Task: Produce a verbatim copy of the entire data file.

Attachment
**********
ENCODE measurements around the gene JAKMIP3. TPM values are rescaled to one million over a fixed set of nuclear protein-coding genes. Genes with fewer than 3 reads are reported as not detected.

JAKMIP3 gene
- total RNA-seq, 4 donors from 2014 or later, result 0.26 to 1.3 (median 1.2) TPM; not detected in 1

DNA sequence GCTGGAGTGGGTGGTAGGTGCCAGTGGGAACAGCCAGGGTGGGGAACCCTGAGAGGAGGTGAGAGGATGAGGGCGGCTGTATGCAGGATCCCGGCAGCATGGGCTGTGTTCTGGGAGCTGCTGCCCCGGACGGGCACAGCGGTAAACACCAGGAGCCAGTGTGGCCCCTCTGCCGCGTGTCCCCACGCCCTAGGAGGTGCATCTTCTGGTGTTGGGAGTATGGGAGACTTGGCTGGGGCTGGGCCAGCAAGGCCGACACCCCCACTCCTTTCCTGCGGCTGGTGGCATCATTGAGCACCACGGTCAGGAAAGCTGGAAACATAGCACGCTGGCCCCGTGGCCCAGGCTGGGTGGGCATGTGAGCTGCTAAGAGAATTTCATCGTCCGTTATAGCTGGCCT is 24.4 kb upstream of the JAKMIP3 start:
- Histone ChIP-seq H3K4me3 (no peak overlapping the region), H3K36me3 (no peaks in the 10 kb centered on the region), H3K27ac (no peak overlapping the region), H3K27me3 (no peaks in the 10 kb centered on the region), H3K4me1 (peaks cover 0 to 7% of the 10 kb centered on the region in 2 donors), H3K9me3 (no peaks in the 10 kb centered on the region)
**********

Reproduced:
ENCODE measurements around the gene JAKMIP3. TPM values are rescaled to one million over a fixed set of nuclear protein-coding genes. Genes with fewer than 3 reads are reported as not detected.

JAKMIP3 gene
- total RNA-seq, 4 donors from 2014 or later, result 0.26 to 1.3 (median 1.2) TPM; not detected in 1

DNA sequence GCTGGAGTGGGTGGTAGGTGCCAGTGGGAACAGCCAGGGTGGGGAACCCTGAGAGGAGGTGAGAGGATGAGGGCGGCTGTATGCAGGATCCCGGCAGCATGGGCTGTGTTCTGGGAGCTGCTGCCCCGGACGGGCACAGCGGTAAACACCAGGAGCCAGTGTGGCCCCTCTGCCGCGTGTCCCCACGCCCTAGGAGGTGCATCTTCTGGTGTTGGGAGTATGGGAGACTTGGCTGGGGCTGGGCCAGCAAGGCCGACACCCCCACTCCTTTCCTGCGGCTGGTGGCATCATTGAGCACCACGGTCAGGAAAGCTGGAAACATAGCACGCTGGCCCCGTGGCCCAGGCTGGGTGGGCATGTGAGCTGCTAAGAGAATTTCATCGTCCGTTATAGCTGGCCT is 24.4 kb upstream of the JAKMIP3 start:
- Histone ChIP-seq H3K4me3 (no peak overlapping the region), H3K36me3 (no peaks in the 10 kb centered on the region), H3K27ac (no peak overlapping the region), H3K27me3 (no peaks in the 10 kb centered on the region), H3K4me1 (peaks cover 0 to 7% of the 10 kb centered on the region in 2 donors), H3K9me3 (no peaks in the 10 kb centered on the region)